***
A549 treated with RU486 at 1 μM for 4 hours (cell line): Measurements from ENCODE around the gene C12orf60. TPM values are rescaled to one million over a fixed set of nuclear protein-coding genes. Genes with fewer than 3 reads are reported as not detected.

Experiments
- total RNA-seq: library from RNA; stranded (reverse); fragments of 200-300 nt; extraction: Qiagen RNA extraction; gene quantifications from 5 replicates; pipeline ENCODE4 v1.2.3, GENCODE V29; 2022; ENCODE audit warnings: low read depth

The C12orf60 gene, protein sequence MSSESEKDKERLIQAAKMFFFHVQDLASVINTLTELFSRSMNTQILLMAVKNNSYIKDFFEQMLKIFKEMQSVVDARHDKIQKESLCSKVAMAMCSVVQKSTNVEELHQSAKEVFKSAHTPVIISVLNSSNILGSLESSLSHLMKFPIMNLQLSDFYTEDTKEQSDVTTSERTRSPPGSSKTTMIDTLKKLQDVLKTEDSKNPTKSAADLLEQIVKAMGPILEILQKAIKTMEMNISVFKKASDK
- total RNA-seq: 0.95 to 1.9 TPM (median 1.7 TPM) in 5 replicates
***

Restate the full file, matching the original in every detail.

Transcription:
A549 treated with RU486 at 1 μM for 4 hours (cell line): Measurements from ENCODE around the gene C12orf60. TPM values are rescaled to one million over a fixed set of nuclear protein-coding genes. Genes with fewer than 3 reads are reported as not detected.

Experiments
- total RNA-seq: library from RNA; stranded (reverse); fragments of 200-300 nt; extraction: Qiagen RNA extraction; gene quantifications from 5 replicates; pipeline ENCODE4 v1.2.3, GENCODE V29; 2022; ENCODE audit warnings: low read depth

The C12orf60 gene, protein sequence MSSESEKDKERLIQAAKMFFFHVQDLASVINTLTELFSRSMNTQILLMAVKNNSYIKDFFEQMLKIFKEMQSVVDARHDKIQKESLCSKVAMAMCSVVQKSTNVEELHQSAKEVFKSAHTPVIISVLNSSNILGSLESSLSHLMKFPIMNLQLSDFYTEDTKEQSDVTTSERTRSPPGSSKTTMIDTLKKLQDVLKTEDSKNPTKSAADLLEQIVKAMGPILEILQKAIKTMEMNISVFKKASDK
- total RNA-seq: 0.95 to 1.9 TPM (median 1.7 TPM) in 5 replicates